How to Network As a Business Owner

business networking
Networking is a very important tool for all business owners so before you go to that next networking opportunity make sure you are prepared! Here are some tips from a popular blog as well as some that we have complied ourselves:


  • Bring a LOT of Business Cards
    Don’t get caught in the trap of only having one business card for each attendee. Situations may arise where you meet someone and they want to have several of your business cards to pass along to colleagues. Make sure you always have plenty to give out; business cards are small and travel well so there’s no excuse for bringing too few.
  • Know What You Do
    This may sound ridiculous but you should practice introducing yourself so that you will know what to say when the time comes. Work on honing down your bio to just a few sentences. Include your name, the name of your business, your title, and a brief description of what your actual job functions are. Owners or founders of businesses vary greatly in the level of involvement that they have in the company- figure out which hats that you wear are important enough to justify mentioning them. Go through it a few times and make sure that if you were the one listening you wouldn’t get bored and start looking for the closest exit.
  • Know Where You Are Going
    You’ve introduced yourself and your business. Now what? The person or people you are speaking to may wonder what it all means- where are you going? Have an idea of where you see yourself and your business in the next one, five, or ten years. This may help open up business opportunities for you as you network.


  • Look Professional
    Your number one priority at a networking event is to make a good impression. Make sure that your appearance is polished and professional looking- from your clothes to your hygiene to your materials.
  • Listen and Learn
    Don’t just push your agenda- keep an ear open for new technologies, ideas, and contacts. Find out who the most influential people are and make sure that you’re open to hearing what they have to say. Use the event as a learning experience.
  • Keep Notes
    Make sure to jot down quick notes on the back of business cards after you meet someone. Include an idea of what you talked about, something that you learned, a joke that they made, what they were wearing, etc.- anything that will help you remember who they are later.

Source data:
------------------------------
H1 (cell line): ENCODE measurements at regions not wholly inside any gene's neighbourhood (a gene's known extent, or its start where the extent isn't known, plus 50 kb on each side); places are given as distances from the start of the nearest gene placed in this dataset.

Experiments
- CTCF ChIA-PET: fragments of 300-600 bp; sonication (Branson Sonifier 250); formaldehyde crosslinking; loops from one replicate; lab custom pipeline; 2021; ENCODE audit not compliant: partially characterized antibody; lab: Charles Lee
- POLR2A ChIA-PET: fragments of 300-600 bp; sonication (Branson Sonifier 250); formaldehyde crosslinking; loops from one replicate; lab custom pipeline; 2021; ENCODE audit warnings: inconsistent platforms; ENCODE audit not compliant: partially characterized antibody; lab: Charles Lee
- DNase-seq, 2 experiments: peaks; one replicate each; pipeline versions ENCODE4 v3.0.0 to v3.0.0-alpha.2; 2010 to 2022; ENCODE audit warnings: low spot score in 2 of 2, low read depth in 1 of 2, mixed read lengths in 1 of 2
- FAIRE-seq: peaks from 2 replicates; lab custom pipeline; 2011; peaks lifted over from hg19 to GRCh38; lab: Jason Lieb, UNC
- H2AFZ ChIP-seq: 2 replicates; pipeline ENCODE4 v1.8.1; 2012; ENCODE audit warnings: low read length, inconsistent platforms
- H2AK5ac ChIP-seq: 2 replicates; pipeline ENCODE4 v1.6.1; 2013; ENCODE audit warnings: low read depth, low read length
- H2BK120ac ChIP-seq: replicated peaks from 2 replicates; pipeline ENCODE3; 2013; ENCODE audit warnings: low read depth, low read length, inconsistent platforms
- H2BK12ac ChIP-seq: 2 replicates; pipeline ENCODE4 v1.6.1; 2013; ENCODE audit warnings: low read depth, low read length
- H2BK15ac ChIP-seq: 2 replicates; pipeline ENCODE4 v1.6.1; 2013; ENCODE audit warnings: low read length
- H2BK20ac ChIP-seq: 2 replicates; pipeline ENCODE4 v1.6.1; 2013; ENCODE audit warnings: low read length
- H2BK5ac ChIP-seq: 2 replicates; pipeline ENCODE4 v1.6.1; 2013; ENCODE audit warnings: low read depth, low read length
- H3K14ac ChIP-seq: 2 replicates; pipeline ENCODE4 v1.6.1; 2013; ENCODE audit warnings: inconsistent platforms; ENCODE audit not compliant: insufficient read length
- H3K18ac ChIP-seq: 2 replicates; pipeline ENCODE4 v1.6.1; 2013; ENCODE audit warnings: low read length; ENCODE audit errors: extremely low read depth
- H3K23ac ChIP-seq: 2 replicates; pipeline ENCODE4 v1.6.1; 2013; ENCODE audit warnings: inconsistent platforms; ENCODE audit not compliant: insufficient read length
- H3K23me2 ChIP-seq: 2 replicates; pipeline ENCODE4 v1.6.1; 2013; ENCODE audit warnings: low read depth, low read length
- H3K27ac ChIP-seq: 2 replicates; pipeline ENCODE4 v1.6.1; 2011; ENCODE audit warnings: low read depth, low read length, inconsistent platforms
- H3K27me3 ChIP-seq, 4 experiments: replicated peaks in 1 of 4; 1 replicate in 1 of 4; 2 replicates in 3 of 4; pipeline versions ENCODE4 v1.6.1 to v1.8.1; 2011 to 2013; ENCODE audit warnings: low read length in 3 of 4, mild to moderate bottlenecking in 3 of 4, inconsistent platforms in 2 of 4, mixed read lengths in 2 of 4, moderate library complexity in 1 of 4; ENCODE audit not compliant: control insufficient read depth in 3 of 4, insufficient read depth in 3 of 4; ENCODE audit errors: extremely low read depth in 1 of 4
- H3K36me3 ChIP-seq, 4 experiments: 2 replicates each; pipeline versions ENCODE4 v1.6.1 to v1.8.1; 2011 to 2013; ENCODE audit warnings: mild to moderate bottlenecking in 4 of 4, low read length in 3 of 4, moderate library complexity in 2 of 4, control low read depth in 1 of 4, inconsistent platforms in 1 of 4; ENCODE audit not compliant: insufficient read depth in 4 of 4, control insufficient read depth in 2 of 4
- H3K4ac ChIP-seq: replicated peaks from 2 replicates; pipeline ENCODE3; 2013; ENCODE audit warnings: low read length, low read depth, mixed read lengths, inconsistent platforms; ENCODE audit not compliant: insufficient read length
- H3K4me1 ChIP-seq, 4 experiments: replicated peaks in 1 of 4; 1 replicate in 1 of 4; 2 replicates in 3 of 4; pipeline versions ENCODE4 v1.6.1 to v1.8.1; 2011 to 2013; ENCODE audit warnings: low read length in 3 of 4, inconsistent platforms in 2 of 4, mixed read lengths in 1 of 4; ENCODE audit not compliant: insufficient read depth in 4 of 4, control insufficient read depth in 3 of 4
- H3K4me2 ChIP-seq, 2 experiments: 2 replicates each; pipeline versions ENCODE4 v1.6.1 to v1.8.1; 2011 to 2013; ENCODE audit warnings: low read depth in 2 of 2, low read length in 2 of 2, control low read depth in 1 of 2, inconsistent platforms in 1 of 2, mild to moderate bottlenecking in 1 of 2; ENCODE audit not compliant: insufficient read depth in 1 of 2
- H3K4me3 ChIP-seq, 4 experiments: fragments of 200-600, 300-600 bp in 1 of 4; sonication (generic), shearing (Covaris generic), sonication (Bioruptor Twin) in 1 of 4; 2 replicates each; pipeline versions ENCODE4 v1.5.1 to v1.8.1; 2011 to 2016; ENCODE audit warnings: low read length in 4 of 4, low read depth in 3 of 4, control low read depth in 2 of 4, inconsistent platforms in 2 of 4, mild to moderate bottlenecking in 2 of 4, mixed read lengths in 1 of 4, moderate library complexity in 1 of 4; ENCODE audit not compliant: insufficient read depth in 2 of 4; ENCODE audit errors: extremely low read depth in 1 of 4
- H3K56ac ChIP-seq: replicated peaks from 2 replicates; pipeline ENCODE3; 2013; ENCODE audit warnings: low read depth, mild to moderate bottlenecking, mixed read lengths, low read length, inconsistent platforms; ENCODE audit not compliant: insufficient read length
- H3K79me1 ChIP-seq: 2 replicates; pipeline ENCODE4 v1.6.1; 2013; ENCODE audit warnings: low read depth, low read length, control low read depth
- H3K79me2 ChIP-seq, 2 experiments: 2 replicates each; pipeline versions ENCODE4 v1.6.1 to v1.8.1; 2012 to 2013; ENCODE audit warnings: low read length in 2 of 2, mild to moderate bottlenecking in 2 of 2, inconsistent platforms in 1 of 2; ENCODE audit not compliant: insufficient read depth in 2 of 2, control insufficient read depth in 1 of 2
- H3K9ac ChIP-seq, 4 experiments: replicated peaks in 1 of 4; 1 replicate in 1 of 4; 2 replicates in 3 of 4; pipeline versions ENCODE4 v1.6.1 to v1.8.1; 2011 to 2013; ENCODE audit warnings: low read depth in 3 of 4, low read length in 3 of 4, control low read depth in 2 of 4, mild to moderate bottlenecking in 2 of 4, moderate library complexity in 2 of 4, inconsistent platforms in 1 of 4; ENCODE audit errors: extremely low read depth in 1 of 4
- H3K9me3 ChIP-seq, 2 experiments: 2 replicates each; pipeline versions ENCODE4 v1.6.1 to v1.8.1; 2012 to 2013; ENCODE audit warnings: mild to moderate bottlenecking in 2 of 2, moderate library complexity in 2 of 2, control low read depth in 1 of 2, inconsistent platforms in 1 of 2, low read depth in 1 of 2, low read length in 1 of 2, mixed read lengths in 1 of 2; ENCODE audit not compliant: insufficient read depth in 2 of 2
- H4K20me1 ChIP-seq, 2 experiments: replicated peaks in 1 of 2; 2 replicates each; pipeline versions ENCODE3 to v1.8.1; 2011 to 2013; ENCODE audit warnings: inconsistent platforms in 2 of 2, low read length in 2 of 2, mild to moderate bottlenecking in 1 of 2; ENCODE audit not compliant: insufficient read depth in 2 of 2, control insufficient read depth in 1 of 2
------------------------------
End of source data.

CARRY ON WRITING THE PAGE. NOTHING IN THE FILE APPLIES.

• Make the Rounds
    Networking is a numbers game so you should try to speak with as many people as you can. Your aim shouldn’t be to dart around the room collecting business cards as possible without any real interaction, but you shouldn’t spend all of your time with one or two people either. Find a balance between making a personal connection with everyone you meet and also working the room.


  • Expand Your Notes
    Consolidate and elaborate on the notes you jotted down during the event as soon as it is over. The quicker you expand on these notes the more you’ll remember about each person. Make sure you have enough to remember each person so that if you get to meet him/her again you’ll be prepared.
  • Follow Up
    Send a letter, note or email to each contact you made at the event. A personal handwritten card is the best option if you want to stand out and be remembered.
  • Get Additional Contact Information
    In your correspondence after the event, encourage the people you networked with you provide you with their full contact information- their LinkedIn profile, Twitter user name, etc. so that you can stay in touch easily.
  • Share Your Experience
    Blog, Twitter, or post in forums about your positive experience at the event- it’s a great way to let your thoughts become a topic of discussion, meeting place for fellow participants, or source of information on the event. Event organizers are eager to share positive feedback on their events, which can quickly generate a buzz about you and your company.

-Kate Pierce eCommerce Specialist

2 Responses to “How to Network As a Business Owner”

  1. Pinny Cohen

    I’m flattered that you chose to link to my post – thanks!

  2. The complexity of tourism - and what to do about it - Views On Tourism

    […] Networking is not about making a ‘quick sale’ but about helping others who, in turn, will help you. In other words networking is about sharing information, making recommendations and building trust. If you are interested in improving your networking skills have a look at the following articles:How to network effectively, Catch More Clients Using Strategic Networking, Business Networking for Entrepreneurs or How to Network As a Business Owner […]


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